On July 30, the TTAB affirmed the USPTO’s refusal to register the mark “Copper 88” for "clothing made of fabric containing copper, namely, athletic sleeves, sweatshirts, pants, scarves, scrubs not for medical purposes, shorts, socks, T-shirts and underwear, shoes, gloves, hats." The applicant argued that "no reasonable consumer would expect that clothing would be 88% metal” and that the mark is "too remote from any specific technical feature of the product" to "provide meaning to the consumer.” The Board disagreed. By including the word “copper” in its filed description, the Board wrote that the applicant conceded the descriptiveness of the mark. The Board also noted that the applicant's website and third-party websites state that the goods contain 88 percent embedded copper.
TTAB Decides Beer and Fruit Juice Not Closely Related as Trademarks
On August 2, the TTAB ruled that a brewing company could register its mark “Superpower” for beer, despite opposition from the company that owns POM Wonderful that consumers would confuse the mark with its registered “Antioxidant Superpower” mark for fruit juice. Although, in the past, the Board has said that consumers would consider wine and spirits to be closely related for trademark purposes, in this case, it said that POM failed to show that pomegranate juice shared that same connection.
Steve McQueen’s Son Sues Ferrari in $2M TM Infringement Lawsuit
Son of the late actor Steve McQueen sued Ferrari on July 30 for injunctive relief and $2M in damages for marketing a special edition “McQueen” Ferrari without authorization or compensation. Plaintiff Chadwick McQueen stated in the complaint that in 2011, he met with Ferrari, toured the factory, and expressed an interest in collaborating on a “McQueen” edition, but the parties never entered into a deal. The complaint alleges that the unauthorized use of McQueen’s image and trademarks increase the value of the special edition vehicles because of the “Steve McQueen effect.” The case is pending in Los Angeles Superior Court.
SDNY Denies Plaintiff Romance Author’s Request for Injunctive Relief Against Competing Use of TM “COCKY”
On July 5, Judge Alvin Hellerstein issued an order stating that a plaintiff romance author who owns a trademark in the word “cocky” for “a series of books in the field of romance” failed to show irreparable harm and likelihood of confusion if the defendant authors were to proceed with using the word “cocky” in connection with their romance novels. In their opposition to the motion, the defendants argued that the plaintiff could not monopolize “cocky” in connection with romance novels because the word is widely-used in romance novels and it is artistically relevant to the content of romance novels. The case is currently pending in the SDNY.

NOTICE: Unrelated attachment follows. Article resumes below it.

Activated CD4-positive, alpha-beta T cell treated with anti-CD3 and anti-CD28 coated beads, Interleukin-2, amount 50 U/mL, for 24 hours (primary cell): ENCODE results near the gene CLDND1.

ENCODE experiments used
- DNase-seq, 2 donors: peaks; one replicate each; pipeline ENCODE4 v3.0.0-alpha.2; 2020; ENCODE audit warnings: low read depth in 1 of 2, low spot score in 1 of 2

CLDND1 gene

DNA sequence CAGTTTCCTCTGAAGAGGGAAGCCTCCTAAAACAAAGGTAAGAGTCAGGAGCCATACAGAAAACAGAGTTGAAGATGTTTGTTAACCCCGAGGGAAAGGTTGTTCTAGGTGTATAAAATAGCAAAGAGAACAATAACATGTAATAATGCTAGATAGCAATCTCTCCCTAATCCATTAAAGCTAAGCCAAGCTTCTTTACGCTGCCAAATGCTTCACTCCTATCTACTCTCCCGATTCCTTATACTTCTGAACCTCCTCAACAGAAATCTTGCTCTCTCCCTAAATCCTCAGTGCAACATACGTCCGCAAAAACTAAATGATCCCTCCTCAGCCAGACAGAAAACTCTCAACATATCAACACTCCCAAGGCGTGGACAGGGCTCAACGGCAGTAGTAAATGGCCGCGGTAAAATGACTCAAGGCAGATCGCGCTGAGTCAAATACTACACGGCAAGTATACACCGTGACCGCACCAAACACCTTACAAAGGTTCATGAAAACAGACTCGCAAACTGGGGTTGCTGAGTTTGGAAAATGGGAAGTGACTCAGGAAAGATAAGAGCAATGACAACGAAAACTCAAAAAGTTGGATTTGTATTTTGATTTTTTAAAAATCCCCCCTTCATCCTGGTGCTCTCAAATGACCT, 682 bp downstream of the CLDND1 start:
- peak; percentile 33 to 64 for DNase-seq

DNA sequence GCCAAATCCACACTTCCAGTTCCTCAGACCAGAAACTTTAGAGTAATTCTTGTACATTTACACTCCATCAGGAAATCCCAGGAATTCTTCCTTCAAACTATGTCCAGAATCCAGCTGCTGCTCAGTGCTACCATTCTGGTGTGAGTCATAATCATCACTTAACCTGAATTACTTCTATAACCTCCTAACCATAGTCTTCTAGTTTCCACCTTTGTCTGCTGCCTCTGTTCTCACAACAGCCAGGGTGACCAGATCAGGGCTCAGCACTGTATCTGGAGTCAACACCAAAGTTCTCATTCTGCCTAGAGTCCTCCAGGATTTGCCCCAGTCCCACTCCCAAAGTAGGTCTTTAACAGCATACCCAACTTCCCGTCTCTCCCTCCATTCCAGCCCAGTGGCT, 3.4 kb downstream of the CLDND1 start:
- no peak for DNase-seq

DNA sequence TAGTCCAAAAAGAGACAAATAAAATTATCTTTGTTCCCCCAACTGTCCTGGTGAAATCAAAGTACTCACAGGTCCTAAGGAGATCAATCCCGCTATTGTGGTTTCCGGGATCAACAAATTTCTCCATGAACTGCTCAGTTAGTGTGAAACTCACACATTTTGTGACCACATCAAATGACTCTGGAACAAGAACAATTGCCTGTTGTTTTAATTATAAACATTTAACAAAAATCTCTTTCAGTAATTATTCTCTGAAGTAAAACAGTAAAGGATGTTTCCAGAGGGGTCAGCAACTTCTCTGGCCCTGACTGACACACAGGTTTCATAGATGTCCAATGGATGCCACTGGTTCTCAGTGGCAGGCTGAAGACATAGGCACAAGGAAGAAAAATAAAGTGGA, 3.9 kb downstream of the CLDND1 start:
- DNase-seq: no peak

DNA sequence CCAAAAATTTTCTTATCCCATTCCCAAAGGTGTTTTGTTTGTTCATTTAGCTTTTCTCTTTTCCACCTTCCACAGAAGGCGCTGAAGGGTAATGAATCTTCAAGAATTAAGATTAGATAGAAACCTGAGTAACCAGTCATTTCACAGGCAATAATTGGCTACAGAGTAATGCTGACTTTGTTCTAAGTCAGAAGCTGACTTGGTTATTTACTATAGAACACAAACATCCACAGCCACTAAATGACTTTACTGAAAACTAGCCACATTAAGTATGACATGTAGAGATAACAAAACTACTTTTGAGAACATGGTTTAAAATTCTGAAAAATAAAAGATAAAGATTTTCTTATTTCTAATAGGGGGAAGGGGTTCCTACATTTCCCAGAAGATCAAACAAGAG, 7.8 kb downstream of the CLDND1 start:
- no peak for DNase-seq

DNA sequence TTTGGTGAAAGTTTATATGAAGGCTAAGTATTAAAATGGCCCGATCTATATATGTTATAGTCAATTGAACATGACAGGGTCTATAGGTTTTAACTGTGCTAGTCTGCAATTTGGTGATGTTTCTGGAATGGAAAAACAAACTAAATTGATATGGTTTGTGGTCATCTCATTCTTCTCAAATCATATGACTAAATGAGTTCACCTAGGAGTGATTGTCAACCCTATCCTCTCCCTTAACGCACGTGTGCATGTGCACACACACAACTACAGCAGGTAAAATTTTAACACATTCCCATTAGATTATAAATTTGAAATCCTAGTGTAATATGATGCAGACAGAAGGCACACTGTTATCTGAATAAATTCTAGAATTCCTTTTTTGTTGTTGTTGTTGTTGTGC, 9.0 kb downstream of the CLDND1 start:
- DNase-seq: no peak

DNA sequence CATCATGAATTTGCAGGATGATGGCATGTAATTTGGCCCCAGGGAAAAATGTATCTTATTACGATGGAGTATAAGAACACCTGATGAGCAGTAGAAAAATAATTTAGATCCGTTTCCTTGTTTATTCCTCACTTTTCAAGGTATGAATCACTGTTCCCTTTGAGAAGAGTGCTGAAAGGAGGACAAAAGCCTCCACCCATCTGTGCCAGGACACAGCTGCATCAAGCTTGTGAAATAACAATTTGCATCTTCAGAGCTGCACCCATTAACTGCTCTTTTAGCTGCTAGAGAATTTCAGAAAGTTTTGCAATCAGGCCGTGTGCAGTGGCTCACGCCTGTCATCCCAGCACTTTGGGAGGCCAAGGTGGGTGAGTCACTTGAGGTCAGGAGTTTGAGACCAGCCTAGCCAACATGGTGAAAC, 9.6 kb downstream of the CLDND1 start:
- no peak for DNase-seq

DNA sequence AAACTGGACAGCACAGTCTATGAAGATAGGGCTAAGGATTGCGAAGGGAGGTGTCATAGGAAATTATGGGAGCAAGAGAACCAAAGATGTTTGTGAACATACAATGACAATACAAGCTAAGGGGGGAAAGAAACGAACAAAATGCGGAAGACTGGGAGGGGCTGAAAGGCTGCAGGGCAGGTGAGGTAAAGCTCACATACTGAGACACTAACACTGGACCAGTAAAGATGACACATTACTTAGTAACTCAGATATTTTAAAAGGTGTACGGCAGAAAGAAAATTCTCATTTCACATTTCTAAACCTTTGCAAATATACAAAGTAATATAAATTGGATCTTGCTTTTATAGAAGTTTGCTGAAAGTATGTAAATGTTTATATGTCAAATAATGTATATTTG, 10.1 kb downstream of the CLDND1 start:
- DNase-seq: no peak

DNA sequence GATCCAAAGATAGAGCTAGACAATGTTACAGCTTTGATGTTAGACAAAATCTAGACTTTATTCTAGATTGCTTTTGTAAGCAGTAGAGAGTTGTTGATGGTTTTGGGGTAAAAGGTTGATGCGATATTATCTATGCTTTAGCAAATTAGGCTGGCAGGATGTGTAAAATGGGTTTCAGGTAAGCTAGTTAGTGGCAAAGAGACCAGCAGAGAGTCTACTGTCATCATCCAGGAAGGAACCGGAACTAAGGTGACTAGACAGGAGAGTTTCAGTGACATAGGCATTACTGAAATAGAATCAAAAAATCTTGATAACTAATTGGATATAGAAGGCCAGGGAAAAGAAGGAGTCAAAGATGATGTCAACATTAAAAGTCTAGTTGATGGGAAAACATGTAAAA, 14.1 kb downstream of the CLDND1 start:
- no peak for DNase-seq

Read more here.
USPTO Still Considering Whether to Ask U.S. Supreme Court to Re-Ban “Scandalous” Trademarks
On May 24, 2018, the USPTO released Examination Guide 2-18, which states that trademark applications that are refused under 2(a) of the Lanham Act because they contain “scandalous or immoral” matter will be suspended until the final resolution of In re Brunetti, which was decided in December 2017. In Brunetti, the applicant attempted to register the word “FUCT” in connection with clothing. The U.S. Court of Appeals for the Federal Circuit ruled that refusing to register marks for this reason violates the First Amendment because it impermissibly restricts free speech. After being granted an extension to file a petition for a writ of certiorari, the USPTO has until August 10 to request that the U.S. Supreme Court weigh in on the matter.
MoMA Sues NoHo Café and Gallery MOMACHA for Trademark Infringement
In April, The Museum of Modern Art filed a complaint alleging that MOMACHA, a new trendy matcha tea and gallery space, is willfully infringing on its registered trademark “MOMA” and diluting its famous brand. MoMA brought the action after MOMACHA refused to comply with MoMA’s cease and desist letter and abandon its trademark applications for MOMA and MOMACHA. MOMACHA claims that it created its name by combining “more” and “matcha.” MoMA says that the marks share the same visual elements – both using black and white block letters. MoMA filed a motion for injunctive relief against MOMACHA, and MOMACHA filed a motion to dismiss the dilution claim. Rulings on these motions are currently pending in the SDNY.
Read more here.
TTAB Sustains Gucci’s Oppositions Against Great-Grandson’s TM Application for UBERTO GUCCI
In 2014, a descendant of Guccio Gucci filed two intent-to-use trademark applications for logos using the words “UBERTO GUCCI” in connection with electronic cigarettes. Gucci America, Inc. opposed the registrations. On July 13, the TTAB ruled that there would be a likelihood of confusion with the “exceedingly famous” Gucci brand even though Gucci does not offer electronic cigarettes under its mark. In the opinion, Judge Michael B. Adlin stated that “it would not be a stretch” for consumers to believe that Gucci offers e-cigarettes under the GUCCI mark because it offers an “atypically wide range of products and services.”
Trade Dress Infringement Battle Over Welch’s Fruit Snacks and Sunkist Gummies
On July 16, Promotion In Motion Inc., the company that makes Welch’s fruit snacks, sued Kervan USA LLC, a competitor candy maker that produces Sunkist’s fruit gummies. The complaint alleges that the packaging for the Sunkist gummies “imitate(s) the distinctive trade dress features” of the Welch’s packaging and that packaging designs “are carefully calculated to siphon off the good will” of the Welch’s brand. The case is currently pending in the U.S. District Court for the District of New Jersey.